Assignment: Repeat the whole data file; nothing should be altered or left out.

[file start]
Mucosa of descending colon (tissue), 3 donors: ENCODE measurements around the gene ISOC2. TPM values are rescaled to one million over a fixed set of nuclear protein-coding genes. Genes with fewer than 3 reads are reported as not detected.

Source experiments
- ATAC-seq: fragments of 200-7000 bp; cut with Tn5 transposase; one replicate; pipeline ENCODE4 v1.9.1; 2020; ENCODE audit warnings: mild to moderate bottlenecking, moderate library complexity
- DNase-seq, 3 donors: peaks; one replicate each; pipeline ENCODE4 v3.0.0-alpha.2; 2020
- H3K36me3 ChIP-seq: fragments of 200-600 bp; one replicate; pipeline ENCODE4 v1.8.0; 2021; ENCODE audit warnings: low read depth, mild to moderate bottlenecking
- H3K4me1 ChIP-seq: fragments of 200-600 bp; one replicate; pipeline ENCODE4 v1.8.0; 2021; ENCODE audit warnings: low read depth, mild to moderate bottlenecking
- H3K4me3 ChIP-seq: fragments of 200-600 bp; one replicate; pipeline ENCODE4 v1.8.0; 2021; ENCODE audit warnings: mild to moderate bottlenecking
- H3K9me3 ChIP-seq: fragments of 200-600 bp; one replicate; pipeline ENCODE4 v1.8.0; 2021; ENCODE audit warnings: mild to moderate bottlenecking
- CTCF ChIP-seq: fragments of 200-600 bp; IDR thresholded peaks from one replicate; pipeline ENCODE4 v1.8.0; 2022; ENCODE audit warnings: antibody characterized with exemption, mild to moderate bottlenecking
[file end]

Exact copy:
Mucosa of descending colon (tissue), 3 donors: ENCODE measurements around the gene ISOC2. TPM values are rescaled to one million over a fixed set of nuclear protein-coding genes. Genes with fewer than 3 reads are reported as not detected.

Source experiments
- ATAC-seq: fragments of 200-7000 bp; cut with Tn5 transposase; one replicate; pipeline ENCODE4 v1.9.1; 2020; ENCODE audit warnings: mild to moderate bottlenecking, moderate library complexity
- DNase-seq, 3 donors: peaks; one replicate each; pipeline ENCODE4 v3.0.0-alpha.2; 2020
- H3K36me3 ChIP-seq: fragments of 200-600 bp; one replicate; pipeline ENCODE4 v1.8.0; 2021; ENCODE audit warnings: low read depth, mild to moderate bottlenecking
- H3K4me1 ChIP-seq: fragments of 200-600 bp; one replicate; pipeline ENCODE4 v1.8.0; 2021; ENCODE audit warnings: low read depth, mild to moderate bottlenecking
- H3K4me3 ChIP-seq: fragments of 200-600 bp; one replicate; pipeline ENCODE4 v1.8.0; 2021; ENCODE audit warnings: mild to moderate bottlenecking
- H3K9me3 ChIP-seq: fragments of 200-600 bp; one replicate; pipeline ENCODE4 v1.8.0; 2021; ENCODE audit warnings: mild to moderate bottlenecking
- CTCF ChIP-seq: fragments of 200-600 bp; IDR thresholded peaks from one replicate; pipeline ENCODE4 v1.8.0; 2022; ENCODE audit warnings: antibody characterized with exemption, mild to moderate bottlenecking